This week, when the wormhole starts coughing up Borgballs, Sisko makes the tough choice to close it down for a while. For his trouble, he gets hounded by a missionary who keeps asking to speak to the manager. Meanwhile, Bashir tries to wrap his head around anti-vaxxers, and a serial killer with the same shapeshifting abilities as Odo brings chaos to the crowded station. How much would Deep Space Nine cost to buy? Could Odo actually fly if he shapeshifted himself some wings? And will O’Brien ever learn how to do even one magic trick? All this and more in The Siege, the book where keeping it real goes horribly, horribly wrong.
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This week, Riker has had a terrible, horrible, no-good, very bad day, and by “day” I mean “four decades”. But then he suddenly remembers he lives in Star Trek and hijacks the Guardian of Forever to take a mulligan. Meanwhile, we take our own trip to the past and watch a young, cocky, clean-shaven Will Riker as he brings the full force of the old Riker charm to bear on an aloof, self-assured Betazoid named Deanna Troi. How do Betazoid restaurants work? Do you think Kirk wrote his own autobiography? And can any of us dream of aspiring to Lwaxana Troi’s level of pettiness? All this and more in Imzadi, the book that begins, naturally, at the end.
This week, Uhura gets hand-picked by Starfleet for an assignment that actually uses her degree. Meanwhile, the rest of the crew tracks down a band of raiders laying waste to a string of colonies, and a nervous novice named Pavel Chekov gets thrown straight in the deep end as he learns the ropes of life on a tour of duty in deep space and the do’s and don’ts of bridge protocol. Why did Uhura get into communications? Will she be swayed into staying aboard her new ship permanently? Can Lt. Baila and Chekov get their respective acts together before their next performance review? All this and more in The Disinherited, the book that proves three heads are better than four.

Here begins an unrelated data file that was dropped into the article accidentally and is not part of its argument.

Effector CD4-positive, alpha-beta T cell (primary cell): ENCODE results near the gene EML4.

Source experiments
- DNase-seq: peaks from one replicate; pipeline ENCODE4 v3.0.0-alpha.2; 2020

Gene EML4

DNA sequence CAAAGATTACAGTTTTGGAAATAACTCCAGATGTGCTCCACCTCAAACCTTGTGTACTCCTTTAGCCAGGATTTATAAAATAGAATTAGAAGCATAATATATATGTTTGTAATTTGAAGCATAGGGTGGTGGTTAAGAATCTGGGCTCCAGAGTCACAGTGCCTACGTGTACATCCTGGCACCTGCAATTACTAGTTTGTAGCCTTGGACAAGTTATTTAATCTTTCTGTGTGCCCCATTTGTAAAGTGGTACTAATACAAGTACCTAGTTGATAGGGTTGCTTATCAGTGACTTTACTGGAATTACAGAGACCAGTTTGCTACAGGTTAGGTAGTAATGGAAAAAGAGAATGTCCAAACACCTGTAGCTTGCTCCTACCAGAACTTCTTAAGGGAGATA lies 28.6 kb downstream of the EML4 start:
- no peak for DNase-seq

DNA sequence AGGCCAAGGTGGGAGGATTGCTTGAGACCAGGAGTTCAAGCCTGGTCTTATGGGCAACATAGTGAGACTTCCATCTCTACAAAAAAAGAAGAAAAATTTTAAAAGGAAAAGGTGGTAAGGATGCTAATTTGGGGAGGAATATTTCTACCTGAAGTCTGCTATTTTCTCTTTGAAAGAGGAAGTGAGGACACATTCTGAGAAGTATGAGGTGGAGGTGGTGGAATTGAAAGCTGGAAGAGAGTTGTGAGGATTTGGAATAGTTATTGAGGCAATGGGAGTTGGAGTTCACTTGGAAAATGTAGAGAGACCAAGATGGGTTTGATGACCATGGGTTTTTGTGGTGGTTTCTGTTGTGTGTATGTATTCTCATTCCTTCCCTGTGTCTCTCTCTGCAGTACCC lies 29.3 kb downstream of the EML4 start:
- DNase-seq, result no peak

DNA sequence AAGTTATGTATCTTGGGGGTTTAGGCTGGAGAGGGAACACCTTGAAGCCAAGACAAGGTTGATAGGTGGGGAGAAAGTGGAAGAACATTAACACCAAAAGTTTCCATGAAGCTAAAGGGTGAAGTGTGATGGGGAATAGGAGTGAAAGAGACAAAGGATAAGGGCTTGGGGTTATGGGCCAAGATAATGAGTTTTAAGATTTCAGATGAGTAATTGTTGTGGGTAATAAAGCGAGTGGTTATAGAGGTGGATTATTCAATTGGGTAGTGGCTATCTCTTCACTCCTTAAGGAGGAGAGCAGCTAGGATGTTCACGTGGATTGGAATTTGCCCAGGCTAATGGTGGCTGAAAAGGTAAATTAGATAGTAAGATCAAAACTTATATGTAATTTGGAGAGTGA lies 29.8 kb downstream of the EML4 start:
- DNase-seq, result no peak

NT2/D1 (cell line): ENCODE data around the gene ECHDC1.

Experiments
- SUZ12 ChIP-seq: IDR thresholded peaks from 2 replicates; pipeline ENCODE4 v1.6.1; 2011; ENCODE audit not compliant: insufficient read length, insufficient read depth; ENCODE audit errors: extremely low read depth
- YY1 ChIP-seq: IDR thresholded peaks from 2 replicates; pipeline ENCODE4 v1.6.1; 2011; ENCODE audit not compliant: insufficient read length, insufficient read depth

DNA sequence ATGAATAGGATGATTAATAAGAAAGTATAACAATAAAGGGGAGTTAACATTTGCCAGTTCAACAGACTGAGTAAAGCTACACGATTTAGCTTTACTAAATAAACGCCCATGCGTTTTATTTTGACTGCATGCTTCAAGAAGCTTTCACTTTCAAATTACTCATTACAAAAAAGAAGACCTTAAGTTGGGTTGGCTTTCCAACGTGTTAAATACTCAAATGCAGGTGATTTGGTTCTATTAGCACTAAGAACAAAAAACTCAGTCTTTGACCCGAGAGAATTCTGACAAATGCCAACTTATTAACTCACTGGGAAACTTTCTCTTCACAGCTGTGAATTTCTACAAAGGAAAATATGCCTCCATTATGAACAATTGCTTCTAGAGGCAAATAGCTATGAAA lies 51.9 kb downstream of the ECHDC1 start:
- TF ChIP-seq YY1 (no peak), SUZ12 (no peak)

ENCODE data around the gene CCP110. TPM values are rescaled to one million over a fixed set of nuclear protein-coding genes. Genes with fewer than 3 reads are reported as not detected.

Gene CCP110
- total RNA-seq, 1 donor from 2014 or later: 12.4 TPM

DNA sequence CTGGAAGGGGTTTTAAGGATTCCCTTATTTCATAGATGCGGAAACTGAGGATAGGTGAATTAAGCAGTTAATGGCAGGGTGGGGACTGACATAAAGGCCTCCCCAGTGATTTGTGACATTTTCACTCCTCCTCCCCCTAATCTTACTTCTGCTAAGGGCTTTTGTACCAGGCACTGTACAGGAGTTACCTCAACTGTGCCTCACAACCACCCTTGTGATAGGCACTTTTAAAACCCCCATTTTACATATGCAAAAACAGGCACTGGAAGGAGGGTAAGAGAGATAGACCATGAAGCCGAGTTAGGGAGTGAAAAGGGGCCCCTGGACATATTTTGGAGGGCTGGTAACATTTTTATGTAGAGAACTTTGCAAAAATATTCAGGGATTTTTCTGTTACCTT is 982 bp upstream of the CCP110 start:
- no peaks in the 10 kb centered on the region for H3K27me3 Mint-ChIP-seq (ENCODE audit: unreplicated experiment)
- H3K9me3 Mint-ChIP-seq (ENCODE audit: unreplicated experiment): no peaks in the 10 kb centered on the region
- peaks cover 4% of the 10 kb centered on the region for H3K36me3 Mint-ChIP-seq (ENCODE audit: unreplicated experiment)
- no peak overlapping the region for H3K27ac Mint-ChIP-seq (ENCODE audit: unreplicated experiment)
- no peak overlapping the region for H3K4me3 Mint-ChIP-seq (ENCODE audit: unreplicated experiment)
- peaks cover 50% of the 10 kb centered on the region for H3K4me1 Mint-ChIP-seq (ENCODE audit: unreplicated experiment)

This week, it’s much ado about nothing aboard the Enterprise when our regularly scheduled Star Trek: The Next Generation gets preempted by an episode of My Big Fat Gypsy Wedding. But when Q arrives to observe the phenomenon of human love, he attracts the attention of Lwaxana Troi, and despite the better judgment of literally everyone else, she begins to fall for him. Soon enough, frustration gives way to chaos as a tiff between the young betrothed couple escalates into an all-out blood feud. Will we ever get to see what Guinan can do to Q? Which Star Trek novel has the strongest “dialogue you can hear in your head” factor? Exactly who was clamoring for a “Wesley Crusher gets a sex slave” subplot? All this and more in Q-in-Law, or, The Taming of the Q.